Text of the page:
Manufactured from 1872 to 1874, this S&W No. 3 American 2nd Model Revolver has a interesting story to tell. It has been period modified with a shortened barrel and added post front sight and linked to the Texas-Mexico border. In his 1989 letter, previous owner John Curtis states: "This gun was a regular blued Smith 2nd Model American that came out of Mexico as I bought it from a North Dakota dealer, Douglas Janacke, who bought it back from Mexico with a bunch of Winchester 66s about 10 years ago...I was never able to totally substantiate the story that it was a 'post sight' conversion /barrel cut to 4 1/2" by either a Texas gunsmith or a gunsmith in Mexico but I do know that a number of them found favor with the Mexican bandits and revolutionaries following the ouster of Maximilian from the throne of Mexico in the late '60s early '70s. For almost forty years Smith-Wesson Americans and Schofields turned up in abundance in Mexico." Curtis notes a Schofield own by Pancho Villa also had a cut down barrel. The gun certainly has the look of a well-traveled firearm that spent a lifetime in the harsh climate south of the border. Provenance: The John Curtis Collection; The Supica Collection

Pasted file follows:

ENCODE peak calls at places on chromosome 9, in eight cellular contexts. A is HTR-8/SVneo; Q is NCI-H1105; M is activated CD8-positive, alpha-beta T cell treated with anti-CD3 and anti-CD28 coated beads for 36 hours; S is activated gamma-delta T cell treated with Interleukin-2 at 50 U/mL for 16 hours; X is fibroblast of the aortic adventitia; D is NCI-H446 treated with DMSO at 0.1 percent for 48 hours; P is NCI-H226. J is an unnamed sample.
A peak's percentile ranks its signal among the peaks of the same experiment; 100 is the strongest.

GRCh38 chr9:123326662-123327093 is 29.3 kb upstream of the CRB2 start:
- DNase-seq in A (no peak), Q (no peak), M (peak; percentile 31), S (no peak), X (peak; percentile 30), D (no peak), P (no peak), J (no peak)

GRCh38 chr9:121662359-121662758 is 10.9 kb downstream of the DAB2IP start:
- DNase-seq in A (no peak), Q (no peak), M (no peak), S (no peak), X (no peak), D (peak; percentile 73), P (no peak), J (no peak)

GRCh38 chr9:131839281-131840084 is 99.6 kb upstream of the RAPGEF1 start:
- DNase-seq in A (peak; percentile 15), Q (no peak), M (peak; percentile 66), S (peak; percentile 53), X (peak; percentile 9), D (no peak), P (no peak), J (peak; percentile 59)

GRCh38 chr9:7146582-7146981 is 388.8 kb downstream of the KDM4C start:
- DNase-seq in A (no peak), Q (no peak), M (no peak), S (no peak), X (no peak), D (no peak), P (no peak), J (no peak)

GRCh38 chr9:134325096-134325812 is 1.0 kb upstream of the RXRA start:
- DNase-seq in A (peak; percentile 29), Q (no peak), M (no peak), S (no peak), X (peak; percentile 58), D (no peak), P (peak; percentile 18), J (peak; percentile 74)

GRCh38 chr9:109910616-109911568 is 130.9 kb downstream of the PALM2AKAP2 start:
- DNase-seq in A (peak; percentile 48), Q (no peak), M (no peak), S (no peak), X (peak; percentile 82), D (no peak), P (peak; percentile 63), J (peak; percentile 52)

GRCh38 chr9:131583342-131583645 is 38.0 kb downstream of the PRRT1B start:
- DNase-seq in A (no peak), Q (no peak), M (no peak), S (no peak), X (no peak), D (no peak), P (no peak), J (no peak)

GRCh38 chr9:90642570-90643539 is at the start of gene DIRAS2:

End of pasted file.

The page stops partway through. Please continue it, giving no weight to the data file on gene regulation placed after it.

Fair with all of the appearance of great working gun character right down to the barrel modification made by its previous owner to meet the needs of the day, most likely at the Texas-Mexico border. Mechanically fine.
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